Let's play a game of make-believe. Pretend you're a Home Office minister. One of your European neighbours employs a radical public health policy and, 10 years later, has seen huge improvements in the measurements of all the relevant health outcomes. The evidence for the efficacy of that health policy is widespread; the British Medical Journal and World Health Organisation have both issued major pieces of research, along with one of the leading journals in the field, which say that in general the policy has positive effects. Further, the proposed policy is significantly cheaper than the existing one, and has the added bonus of giving more responsibility and freedom to individual citizens. What do you do?
Well, obviously, if the policy is the decriminalisation of drug use, then you reject it out of hand.
The AFP reported, back in last July, that Portugal has reported a 50 per cent drop in "problem" drug users in the decade since they decriminalised all drugs. Dr Joao Goulao, the president of the country's Institute of Drugs and Drug Addiction, says that "There is no doubt that the phenomenon of addiction is in decline in Portugal," although he is quick to point out that other factors, including "treatment and risk reduction policies", have played their part as well as legalisation. Of course, as the AFP story notes, those treatment and risk policies are part of Portugal's health-based approach to drug use, and taken together the policies have led to a "spectacular" drop in infections like HIV and hepatitis among intravenous drug users, and a significant drop in crime. And a report by the European Monitoring Centre for Drugs and Drug Addiction praised the Portuguese approach, saying it, unlike other drug policies, is or at least attempts to be "internally consistent… pragmatic and innovative… transparent, coherent and well-structured", and saying that its success in reducing use is a blow to the theory that "decriminalisation, or a less punitive approach, leads to increased use" of drugs.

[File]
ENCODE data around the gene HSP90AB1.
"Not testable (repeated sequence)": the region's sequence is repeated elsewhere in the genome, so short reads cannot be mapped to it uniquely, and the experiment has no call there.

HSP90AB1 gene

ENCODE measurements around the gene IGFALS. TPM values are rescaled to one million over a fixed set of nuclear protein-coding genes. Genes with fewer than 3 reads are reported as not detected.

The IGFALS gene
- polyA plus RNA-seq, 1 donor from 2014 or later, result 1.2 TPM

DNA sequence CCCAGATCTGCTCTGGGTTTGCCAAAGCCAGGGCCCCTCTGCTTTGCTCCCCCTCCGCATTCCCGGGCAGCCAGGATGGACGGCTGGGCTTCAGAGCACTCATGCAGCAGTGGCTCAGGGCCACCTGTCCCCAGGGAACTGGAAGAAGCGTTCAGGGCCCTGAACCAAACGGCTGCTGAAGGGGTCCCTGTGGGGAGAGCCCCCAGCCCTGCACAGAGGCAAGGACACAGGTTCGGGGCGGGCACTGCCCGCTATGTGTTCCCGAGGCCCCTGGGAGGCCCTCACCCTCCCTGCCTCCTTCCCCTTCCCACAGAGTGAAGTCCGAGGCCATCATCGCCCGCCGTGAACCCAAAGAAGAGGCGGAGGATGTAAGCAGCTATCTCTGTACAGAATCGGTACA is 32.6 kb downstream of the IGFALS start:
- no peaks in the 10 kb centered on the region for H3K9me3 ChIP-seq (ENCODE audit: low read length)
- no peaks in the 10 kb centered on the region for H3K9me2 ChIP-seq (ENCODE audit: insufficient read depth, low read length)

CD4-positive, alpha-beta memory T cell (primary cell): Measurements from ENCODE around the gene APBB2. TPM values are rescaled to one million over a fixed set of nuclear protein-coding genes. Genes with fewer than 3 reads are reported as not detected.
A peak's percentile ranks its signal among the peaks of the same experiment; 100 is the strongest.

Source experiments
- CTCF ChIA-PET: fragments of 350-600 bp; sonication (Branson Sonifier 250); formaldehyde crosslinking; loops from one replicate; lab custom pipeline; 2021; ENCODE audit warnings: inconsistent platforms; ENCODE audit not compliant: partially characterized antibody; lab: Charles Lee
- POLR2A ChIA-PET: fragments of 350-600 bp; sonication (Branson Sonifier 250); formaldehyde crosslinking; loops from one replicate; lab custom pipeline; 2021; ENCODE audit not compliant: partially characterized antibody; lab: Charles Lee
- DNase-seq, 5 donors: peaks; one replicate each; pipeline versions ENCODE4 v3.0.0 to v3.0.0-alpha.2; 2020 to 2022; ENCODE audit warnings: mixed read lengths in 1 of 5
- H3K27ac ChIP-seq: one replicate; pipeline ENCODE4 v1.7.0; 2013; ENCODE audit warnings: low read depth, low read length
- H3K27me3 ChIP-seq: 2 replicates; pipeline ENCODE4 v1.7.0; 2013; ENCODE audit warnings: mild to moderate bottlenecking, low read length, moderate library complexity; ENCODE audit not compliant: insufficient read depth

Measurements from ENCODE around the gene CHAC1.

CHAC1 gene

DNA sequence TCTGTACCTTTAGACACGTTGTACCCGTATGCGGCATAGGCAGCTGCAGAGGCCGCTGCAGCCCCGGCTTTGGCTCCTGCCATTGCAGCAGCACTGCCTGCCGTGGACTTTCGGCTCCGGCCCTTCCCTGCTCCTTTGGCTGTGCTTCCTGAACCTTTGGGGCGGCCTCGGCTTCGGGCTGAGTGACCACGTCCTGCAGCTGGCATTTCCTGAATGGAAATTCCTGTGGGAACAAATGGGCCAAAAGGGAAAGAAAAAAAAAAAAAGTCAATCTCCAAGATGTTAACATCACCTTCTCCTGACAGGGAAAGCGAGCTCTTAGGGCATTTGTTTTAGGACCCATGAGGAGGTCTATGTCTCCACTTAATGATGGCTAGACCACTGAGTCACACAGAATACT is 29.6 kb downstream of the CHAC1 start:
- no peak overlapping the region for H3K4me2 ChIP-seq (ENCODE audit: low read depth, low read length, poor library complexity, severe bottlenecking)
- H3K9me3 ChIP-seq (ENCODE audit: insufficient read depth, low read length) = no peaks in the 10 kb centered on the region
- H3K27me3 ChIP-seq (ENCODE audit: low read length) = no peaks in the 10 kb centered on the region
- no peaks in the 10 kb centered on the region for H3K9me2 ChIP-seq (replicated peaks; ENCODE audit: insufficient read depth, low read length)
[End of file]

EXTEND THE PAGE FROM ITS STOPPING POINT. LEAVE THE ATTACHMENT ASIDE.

I write a close variant of this piece about once every three months. Some new piece of research is published suggesting that drug prohibition laws do more harm than good, or some high-profile former politician or policeman or lawyer comes out saying that police resources are being wasted on an unwinnable war, or yet another triumphant statistic gets trumpeted out of Portugal. I've written about a major BMJ piece, backed by the Transform Drugs Policy Foundation, which says "prohibition on production, supply, and use of certain drugs has not only failed to deliver its intended goals but has been counterproductive"; a WHO report saying "countries with stringent user-level illegal drug policies did not have lower levels of use than countries with liberal ones", and a systematic review in the International Journal of Drug Policy last year which found that "increasing drug law enforcement is unlikely to reduce drug market violence. Instead, the existing evidence base suggests that gun violence and high homicide rates may be an inevitable consequence of drug prohibition and that disrupting drug markets can paradoxically increase violence."
But every time, the Home Office deadbats with bland statement on the lines of: drugs are bad, mmmkay. This time it's: "We have no intention of liberalising our drugs laws. Drugs are illegal because they are harmful – they destroy lives and cause untold misery to families and communities. Those caught in the cycle of dependency must be supported to live drug free lives, but giving people a green light to possess drugs through decriminalisation is clearly not the answer. Through the cross-government drug strategy, we are taking action through tough enforcement, both at home and abroad, alongside introducing a temporary control power and robust treatment programmes that lead people into drug free recovery.”
If you managed to read all the way through that, you'll notice it says nothing whatsoever about the evidence, despite my specifically asking for a response to the BMJ, WHO and IJDP studies and the Portugal experience. The Home Office, and the Government, is deliberately ignoring the reality of the drug laws' failure.
No one claims that decriminalisation, or rather a cleverly instituted, multi-layer regulation of drug policy as suggested by Transform, will be a magic bullet. But the evidence, at least all the evidence I'm aware of, suggests that it will improve matters, or at the very least not make them worse, if carried out intelligently. What's more, David Cameron knows this, or at least he knew this in 2005, when as a contender for the Conservative Party leadership he called for "alternative ways – including the possibility of legalisation and regulation – to tackle the global drugs dilemma". He said: "Politicians attempt to appeal to the lowest common denominator by posturing with tough policies and calling for crackdown after crackdown. Drugs policy has been failing for decades." Nick Clegg in 2002 also called for "decriminalising the use of certain substances" and "partially decriminalising the sale of cannabis", and "legalis[ing] the use of drugs for purposes other than medical or scientific ones", ie recreational use.
But, as we've seen, once politicians get in power they get scared. Like their predecessors, this Government is a bunch of political cowards.
What's Cameron Problem?
Does he think It's better to send addicts to prison and replace drugs with other drugs?Heroin,Cocaine etc,for Subotex and Methadone and others.